Richard Wilbur, Renowned American Poet And Translator, Dies At 96
Richard Wilbur, the former poet laureate and two-time Pulitzer Prize winner renowned for his elegant, exquisitely crafted formal poetry has died at the age of 96.
Wilbur died on Saturday, with his family at his side, friend and fellow poet Dana Gioia told the Associated Press. He leaves behind a body of work that was showered with acclaim — in addition to his Pulitzers, Wilbur won the National Book Award, a National Medal of the Arts, the Bollingen Prize (twice) the Wallace Stevens Award, the Frost Medal, a Guggenheim Fellowship (twice), the T.S. Eliot Award, the Edna St. Vincent Millay Memorial Award, among others.
He was renowned as a translator of French drama, transforming the work of Moliere and Racine into perfectly rhymed English. He also wrote the book for Leonard Bernstein's take on Voltaire's Candide.
Wilbur wrote books for children, too, including several volumes of playful rhymes about "opposites" — an armadillo, as the opposite of a pillow, for instance.
In 1991, when an NPR host asked Wilbur if the poet laureate ought to be writing such poetry, the poet laughed. "I have no fear of lowering myself," he said.
But above all, he was famous for his mastery of so-called "traditional forms," tautly constructed and regularly rhymed.
Within the constraints of a sonnet, couplet or another precise pattern, he could build suspense, wring surprises — or weave a minute slice of life with exquisite craftsmanship:
Fringing the woods, the stone walls, and the lanes, Old thickets everywhere have come alive, Their new leaves reaching out in fans of five From tangles overarched by this year's canes.
They have their flowers, too, it being June, And here or there in brambled dark-and-light Are small, five-petalled blooms of chalky white, As random-clustered and as loosely strewn
As the far stars ...
Poetry like this — crystalline perfection in its form, with a tendency toward detachment — was not exactly fashionable for most of Wilbur's career. But as his colleagues pursued more experimental structures, he continued to work within the tight confines of the patterns he loved, to widespread acclaim.
He knew that comforting, orderly consistency in a form could contain, even conceal, great horror — as in his poem "Terza Rima," written, of course, in terza rima:
In this great form, as Dante proved in Hell,
There is no dreadful thing that can't be said
In passing. Here, for instance, one could tell
How our jeep skidded sideways toward the dead
Enemy soldier with the staring eyes,
Bumping a little as it struck his head
And then flew on, as if toward Paradise.
As that poem suggests, Wilbur's calm, orderly and reflective work was born out of the horror and uncertainty of World War II. He began taking poetry seriously as a soldier, during his three years in combat.
"It was one of the few constructive things I could do with the long periods of idleness which military service involves — writing poetry was something to do," he told NPR's Fresh Air in 1989. "And then there was the general disorder and doubtfulness of the world. We didn't know, when our war against Adolf Hitler began, that we were going to beat him. We might have lived in a Hitler world for years thereafter, for all we knew.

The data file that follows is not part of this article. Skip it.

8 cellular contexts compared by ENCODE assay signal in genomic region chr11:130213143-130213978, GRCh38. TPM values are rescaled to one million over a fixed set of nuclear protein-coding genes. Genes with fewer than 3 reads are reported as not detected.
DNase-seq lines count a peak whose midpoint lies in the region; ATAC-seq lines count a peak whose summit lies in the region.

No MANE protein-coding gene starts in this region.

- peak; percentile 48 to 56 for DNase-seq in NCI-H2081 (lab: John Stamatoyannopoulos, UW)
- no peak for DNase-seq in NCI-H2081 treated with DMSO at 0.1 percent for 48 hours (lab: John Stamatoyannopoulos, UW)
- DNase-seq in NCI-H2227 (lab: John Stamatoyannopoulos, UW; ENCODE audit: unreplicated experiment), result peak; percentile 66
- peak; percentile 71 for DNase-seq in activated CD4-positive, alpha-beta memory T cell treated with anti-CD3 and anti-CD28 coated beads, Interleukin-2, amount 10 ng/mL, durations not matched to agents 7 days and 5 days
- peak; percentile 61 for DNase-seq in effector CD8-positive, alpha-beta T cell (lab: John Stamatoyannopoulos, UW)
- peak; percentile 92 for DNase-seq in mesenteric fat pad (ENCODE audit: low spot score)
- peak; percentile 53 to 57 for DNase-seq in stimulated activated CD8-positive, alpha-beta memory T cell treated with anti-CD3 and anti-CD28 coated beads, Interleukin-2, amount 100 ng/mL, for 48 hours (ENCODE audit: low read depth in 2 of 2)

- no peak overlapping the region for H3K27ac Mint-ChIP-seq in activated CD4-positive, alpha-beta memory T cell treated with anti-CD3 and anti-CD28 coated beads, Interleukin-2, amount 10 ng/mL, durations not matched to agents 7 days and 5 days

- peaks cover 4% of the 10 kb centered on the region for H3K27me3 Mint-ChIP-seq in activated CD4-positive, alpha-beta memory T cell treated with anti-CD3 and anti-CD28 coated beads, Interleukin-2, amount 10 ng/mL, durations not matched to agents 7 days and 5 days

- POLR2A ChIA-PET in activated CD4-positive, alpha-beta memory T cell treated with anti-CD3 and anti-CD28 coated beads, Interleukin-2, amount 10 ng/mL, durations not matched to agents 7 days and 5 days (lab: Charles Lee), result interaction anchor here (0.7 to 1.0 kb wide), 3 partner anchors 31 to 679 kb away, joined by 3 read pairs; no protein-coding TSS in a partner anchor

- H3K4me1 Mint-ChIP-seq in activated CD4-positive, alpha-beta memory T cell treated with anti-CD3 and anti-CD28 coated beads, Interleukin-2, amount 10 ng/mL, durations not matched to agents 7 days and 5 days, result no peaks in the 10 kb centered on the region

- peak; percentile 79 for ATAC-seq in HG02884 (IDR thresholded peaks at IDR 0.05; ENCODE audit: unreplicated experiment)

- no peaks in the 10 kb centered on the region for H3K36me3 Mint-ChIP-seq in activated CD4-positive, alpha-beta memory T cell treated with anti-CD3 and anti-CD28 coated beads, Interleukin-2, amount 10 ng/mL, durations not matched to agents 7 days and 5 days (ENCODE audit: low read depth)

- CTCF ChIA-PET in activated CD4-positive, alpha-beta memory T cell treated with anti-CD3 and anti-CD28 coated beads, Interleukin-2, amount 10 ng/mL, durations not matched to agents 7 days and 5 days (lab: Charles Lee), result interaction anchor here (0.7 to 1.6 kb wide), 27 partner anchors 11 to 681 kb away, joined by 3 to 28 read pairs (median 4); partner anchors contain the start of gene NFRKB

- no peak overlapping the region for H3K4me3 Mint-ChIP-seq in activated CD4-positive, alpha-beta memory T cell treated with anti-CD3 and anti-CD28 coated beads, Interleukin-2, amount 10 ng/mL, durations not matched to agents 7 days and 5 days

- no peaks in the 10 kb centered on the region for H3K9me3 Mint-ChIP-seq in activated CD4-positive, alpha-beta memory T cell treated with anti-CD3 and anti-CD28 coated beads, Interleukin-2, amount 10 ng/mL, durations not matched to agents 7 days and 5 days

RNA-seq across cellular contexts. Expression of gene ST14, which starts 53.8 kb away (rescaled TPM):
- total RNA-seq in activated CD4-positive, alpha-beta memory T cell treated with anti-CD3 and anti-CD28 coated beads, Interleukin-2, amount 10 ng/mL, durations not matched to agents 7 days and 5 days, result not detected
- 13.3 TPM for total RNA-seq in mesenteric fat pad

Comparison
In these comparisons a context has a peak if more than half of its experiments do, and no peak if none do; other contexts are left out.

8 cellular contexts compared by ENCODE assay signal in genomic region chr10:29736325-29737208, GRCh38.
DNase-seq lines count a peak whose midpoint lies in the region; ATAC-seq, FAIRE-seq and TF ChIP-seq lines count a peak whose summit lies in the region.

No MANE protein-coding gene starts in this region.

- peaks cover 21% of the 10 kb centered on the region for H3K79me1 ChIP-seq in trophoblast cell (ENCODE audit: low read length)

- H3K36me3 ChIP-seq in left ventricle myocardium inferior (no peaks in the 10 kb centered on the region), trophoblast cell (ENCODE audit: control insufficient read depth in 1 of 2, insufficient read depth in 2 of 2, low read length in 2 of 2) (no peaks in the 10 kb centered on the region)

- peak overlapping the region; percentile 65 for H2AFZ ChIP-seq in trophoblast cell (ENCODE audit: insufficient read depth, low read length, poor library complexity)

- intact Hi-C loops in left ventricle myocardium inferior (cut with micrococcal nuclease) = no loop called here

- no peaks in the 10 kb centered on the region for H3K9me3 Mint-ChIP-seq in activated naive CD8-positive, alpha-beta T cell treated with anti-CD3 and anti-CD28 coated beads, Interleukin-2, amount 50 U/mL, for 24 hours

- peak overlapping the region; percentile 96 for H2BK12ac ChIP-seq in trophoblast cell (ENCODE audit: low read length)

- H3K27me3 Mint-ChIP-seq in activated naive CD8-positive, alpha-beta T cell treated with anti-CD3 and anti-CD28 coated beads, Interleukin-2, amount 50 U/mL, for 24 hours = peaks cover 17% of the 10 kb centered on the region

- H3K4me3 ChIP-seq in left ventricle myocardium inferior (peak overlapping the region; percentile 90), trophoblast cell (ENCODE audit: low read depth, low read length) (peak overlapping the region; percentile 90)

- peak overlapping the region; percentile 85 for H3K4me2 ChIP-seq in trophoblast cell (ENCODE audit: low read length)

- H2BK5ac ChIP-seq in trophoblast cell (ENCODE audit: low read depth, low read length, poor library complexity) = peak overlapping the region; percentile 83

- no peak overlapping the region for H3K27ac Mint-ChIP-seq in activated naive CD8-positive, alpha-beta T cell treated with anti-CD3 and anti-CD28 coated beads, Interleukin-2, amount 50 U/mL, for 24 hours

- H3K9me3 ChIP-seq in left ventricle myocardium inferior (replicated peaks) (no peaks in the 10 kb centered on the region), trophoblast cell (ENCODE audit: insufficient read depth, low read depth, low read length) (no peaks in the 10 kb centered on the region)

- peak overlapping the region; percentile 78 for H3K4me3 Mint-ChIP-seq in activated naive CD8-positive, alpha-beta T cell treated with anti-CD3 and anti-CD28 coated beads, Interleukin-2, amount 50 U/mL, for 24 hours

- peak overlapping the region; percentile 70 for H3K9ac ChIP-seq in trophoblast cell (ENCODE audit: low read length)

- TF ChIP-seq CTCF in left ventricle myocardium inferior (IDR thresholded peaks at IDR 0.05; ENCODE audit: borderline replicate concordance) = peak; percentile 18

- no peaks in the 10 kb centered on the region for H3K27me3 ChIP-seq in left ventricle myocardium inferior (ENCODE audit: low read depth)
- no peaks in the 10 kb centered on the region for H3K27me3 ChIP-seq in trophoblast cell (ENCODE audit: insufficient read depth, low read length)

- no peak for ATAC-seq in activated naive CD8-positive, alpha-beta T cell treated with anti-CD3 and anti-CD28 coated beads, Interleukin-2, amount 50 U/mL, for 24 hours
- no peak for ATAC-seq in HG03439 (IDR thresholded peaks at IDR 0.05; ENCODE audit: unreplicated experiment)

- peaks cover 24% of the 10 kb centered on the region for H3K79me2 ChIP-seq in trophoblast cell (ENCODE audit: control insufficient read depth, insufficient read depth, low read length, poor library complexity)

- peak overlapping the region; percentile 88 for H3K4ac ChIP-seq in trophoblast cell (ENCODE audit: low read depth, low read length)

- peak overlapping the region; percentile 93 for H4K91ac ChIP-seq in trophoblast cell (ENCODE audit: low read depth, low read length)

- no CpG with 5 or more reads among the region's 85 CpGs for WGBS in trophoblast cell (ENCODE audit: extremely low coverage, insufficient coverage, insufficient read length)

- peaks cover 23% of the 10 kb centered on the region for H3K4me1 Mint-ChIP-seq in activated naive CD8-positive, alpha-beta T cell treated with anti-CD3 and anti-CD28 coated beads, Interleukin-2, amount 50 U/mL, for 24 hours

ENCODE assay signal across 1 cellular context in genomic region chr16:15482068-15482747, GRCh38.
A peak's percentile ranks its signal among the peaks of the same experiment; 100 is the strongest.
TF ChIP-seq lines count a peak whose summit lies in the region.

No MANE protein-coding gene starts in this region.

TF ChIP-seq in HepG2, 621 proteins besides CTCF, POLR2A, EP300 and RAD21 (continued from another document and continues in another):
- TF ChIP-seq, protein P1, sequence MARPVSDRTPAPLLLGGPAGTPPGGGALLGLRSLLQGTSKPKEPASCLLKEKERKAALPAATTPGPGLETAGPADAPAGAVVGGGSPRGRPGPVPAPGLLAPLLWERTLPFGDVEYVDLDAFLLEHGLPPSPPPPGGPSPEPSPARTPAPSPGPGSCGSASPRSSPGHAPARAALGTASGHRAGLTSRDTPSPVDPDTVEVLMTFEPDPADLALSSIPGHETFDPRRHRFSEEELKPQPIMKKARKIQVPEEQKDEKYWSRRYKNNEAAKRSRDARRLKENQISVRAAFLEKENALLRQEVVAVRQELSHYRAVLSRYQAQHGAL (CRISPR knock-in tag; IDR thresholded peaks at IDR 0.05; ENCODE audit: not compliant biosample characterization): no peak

"And then there was the interior disturbance which even the bravest and securest of us felt at such a time," he said. "... all of that leads to the tendency of art — not to make things look nicer than they are but to face up to things, to clarify."
"One does not use poetry for its major purposes, as a means to organize oneself and the world, until one's world somehow gets out of hand," he once wrote.
But for Wilbur, the art of crafting poetry — and particularly his style of poetry, wrapping a perfect, certain pattern around imperfection and uncertainty— was not just an act of organizing chaos. It was as much about discovery as creation.
"I feel that the universe is full of glorious energy, that the energy tends to take pattern and shape, and that the ultimate character of things is comely and good," he told The Paris Review in 1977. "I am perfectly aware that I say this in the teeth of all sorts of contrary evidence, and that I must be basing it partly on temperament and partly on faith, but that is my attitude.
"My feeling is that when you discover order and goodness in the world, it is not something you are imposing — it is something which is likely really to be there, whatever crumminess and evil and disorder there may also be," he said.
That is, creating a perfectly balanced, precisely rhymed poem about mortality or uncertainty is not holding pain at bay, but bringing it close.
"One of the jobs of poetry is to make the unbearable bearable," he said, "not by falsehood but by clear, precise confrontation."
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